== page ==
Impact of the Types and Relative Quantities of IGHV Gene Mutations in Predicting Prognosis of Patients With Chronic Lymphocytic Leukemia.

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    Patients with CLL with mutated IGHV genes (M-CLL) have better outcomes than patients with unmutated IGHVs (U-CLL). Since U-CLL usually express immunoglobulins (IGs) that are more autoreactive and more effectively transduce signals to leukemic B cells, B-cell receptor (BCR) signaling is likely at the heart of the worse outcomes of CLL cases without/few IGHV mutations. A corollary of this conclusion is that M-CLL follow less aggressive clinical courses because somatic IGHV mutations have altered BCR structures and no longer bind stimulatory (auto)antigens and so cannot deliver trophic signals to leukemic B cells. However, the latter assumption has not been confirmed in a large patient cohort. We tried to address the latter by measuring the relative numbers of replacement (R) mutations that lead to non-conservative amino acid changes (Rnc) to the combined numbers of conservative (Rc) and silent (S) amino acid R mutations that likely do not or cannot change amino acids, "(S+Rc) to Rnc IGHV mutation ratio". When comparing time-to-first-treatment (TTFT) of patients with (S+Rc)/Rnc ≀ 1 and >1, TTFTs were similar, even after matching groups for equal numbers of samples and identical numbers of mutations per sample. Thus, BCR structural change might not be the main reason for better outcomes for M-CLL. Since the total number of IGHV mutations associated better with longer TTFT, better clinical courses appear due to the biologic state of a B cell having undergone many stimulatory events leading to IGHV mutations. Analyses of larger patient cohorts will be needed to definitively answer this question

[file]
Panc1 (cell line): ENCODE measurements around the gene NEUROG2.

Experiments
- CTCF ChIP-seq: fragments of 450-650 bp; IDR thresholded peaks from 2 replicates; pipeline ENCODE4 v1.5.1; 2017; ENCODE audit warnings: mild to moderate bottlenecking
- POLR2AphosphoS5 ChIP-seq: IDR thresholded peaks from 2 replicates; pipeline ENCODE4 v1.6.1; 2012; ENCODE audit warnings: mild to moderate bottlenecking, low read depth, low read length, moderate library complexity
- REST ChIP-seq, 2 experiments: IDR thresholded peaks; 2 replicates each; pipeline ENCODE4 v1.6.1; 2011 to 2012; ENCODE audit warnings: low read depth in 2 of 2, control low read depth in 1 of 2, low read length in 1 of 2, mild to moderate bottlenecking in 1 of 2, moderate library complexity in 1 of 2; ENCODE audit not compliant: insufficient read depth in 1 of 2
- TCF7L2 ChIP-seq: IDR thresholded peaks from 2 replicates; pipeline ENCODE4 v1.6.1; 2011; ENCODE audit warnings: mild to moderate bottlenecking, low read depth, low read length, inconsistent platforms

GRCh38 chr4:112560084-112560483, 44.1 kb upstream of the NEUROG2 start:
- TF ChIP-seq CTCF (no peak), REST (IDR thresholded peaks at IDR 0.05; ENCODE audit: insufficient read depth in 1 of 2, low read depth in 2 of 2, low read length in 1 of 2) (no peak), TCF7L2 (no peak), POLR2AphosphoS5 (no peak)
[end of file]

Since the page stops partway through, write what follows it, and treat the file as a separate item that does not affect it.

Higher-order connections between stereotyped subsets: implications for improved patient classification in CLL

    No full text
    Chronic lymphocytic leukemia (CLL) is characterized by the existence of subsets of patients with (quasi)identical, stereotyped B-cell receptor (BcR) immunoglobulins. Patients in certain major stereotyped subsets often display remarkably consistent clinicobiological profiles, suggesting that the study of BcR immunoglobulin stereotypy in CLL has important implications for understanding disease pathophysiology and refining clinical decision-making. Nevertheless, several issues remain open, especially pertaining to the actual frequency of BcR immunoglobulin stereotypy and major subsets, as well as the existence of higher-order connections between individual subsets. To address these issues, we investigated clonotypic IGHV-IGHD-IGHJ gene rearrangements in a series of 29 856 patients with CLL, by far the largest series worldwide. We report that the stereotyped fraction of CLL peaks at 41% of the entire cohort and that all 19 previously identified major subsets retained their relative size and ranking, while 10 new ones emerged; overall, major stereotyped subsets had a cumulative frequency of 13.5%. Higher-level relationships were evident between subsets, particularly for major stereotyped subsets with unmutated IGHV genes (U-CLL), for which close relations with other subsets, termed \u201csatellites,\u201d were identified. Satellite subsets accounted for 3% of the entire cohort. These results confirm our previous notion that major subsets can be robustly identified and are consistent in relative size, hence representing distinct disease variants amenable to compartmentalized research with the potential of overcoming the pronounced heterogeneity of CLL. Furthermore, the existence of satellite subsets reveals a novel aspect of repertoire restriction with implications for refined molecular classification of CLL. Key Points: \u2022 In a series of 29 856 CLL patients, the incidence of BcR stereotypy peaked at 41%. \u2022 Higher-order relations exist between stereotyped subsets, particularly for those from U-CLL, for which satellite subsets were identified

    Efficacy of idelalisib and rituximab in relapsed/refractory chronic lymphocytic leukemia treated outside of clinical trials. A report of the Gimema Working Group